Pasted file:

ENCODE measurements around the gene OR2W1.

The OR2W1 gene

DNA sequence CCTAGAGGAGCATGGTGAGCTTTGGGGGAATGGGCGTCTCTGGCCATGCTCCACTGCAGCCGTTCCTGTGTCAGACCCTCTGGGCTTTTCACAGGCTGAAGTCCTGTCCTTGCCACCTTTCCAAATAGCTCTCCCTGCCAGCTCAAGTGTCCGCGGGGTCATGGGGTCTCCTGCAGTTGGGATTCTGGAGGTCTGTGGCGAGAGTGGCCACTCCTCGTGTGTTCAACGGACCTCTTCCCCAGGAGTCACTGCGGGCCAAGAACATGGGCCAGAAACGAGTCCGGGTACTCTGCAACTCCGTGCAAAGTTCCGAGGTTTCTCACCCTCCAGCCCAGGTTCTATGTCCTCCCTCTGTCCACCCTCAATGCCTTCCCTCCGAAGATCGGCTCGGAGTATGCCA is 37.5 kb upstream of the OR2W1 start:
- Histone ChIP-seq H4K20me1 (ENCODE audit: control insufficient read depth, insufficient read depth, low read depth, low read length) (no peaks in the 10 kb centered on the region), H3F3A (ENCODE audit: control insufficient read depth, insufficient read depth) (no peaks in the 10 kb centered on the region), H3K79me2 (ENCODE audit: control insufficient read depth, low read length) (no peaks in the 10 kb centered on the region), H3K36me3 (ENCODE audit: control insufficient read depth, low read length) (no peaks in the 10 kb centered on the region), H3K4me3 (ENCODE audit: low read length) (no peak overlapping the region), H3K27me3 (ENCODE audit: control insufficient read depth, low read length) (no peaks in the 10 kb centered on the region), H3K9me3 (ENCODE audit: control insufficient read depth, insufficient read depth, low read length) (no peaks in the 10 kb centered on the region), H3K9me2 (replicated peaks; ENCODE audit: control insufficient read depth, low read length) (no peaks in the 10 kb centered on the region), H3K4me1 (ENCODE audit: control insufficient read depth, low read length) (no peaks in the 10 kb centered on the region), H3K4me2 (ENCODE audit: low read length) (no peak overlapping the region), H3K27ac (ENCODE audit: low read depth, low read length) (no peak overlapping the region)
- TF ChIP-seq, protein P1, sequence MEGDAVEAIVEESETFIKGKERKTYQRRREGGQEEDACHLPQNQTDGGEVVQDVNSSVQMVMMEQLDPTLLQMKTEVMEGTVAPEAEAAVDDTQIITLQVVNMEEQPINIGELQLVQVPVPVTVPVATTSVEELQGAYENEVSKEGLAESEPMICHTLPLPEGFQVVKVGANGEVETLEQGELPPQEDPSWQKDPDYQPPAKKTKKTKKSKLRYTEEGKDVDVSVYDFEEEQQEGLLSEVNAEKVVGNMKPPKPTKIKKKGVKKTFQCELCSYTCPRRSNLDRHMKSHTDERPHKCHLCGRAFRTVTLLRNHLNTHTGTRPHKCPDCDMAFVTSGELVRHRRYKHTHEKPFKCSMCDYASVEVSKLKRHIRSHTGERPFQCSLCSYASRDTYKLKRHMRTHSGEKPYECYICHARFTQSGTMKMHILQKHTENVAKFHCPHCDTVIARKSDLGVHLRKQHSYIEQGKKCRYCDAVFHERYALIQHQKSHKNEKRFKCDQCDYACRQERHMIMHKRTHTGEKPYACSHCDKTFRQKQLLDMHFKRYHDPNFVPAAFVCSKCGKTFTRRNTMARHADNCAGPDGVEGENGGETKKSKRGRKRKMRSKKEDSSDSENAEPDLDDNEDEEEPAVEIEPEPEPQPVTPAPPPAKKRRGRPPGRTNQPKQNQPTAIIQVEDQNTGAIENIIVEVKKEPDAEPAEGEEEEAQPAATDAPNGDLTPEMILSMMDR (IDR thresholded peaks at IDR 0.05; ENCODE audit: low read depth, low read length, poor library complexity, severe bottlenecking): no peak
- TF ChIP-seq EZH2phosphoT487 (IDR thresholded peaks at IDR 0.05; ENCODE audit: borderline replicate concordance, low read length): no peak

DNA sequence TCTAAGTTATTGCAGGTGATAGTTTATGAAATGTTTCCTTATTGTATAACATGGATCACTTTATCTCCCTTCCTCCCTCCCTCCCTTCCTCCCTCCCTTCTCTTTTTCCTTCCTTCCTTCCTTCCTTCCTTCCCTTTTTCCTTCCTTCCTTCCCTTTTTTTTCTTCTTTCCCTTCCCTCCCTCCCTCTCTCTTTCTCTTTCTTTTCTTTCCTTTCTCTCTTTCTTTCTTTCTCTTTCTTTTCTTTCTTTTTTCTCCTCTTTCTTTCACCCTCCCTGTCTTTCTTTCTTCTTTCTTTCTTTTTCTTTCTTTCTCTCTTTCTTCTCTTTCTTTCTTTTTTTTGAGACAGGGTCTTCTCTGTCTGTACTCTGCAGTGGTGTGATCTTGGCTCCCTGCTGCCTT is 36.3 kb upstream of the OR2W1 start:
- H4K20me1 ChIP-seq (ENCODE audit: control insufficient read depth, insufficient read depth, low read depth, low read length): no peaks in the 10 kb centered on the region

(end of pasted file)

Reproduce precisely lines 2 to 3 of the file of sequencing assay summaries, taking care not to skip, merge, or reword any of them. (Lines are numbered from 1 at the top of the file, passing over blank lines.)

The OR2W1 gene

DNA sequence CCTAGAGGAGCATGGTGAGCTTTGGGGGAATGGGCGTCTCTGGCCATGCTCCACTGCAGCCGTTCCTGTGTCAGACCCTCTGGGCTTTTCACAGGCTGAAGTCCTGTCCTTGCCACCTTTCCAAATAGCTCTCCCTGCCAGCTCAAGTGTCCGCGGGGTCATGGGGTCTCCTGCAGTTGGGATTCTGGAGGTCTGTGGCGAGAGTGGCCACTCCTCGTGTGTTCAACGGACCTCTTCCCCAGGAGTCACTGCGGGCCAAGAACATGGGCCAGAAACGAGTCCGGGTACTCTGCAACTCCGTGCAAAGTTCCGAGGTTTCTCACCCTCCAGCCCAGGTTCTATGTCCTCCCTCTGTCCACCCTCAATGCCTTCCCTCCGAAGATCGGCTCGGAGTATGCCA is 37.5 kb upstream of the OR2W1 start: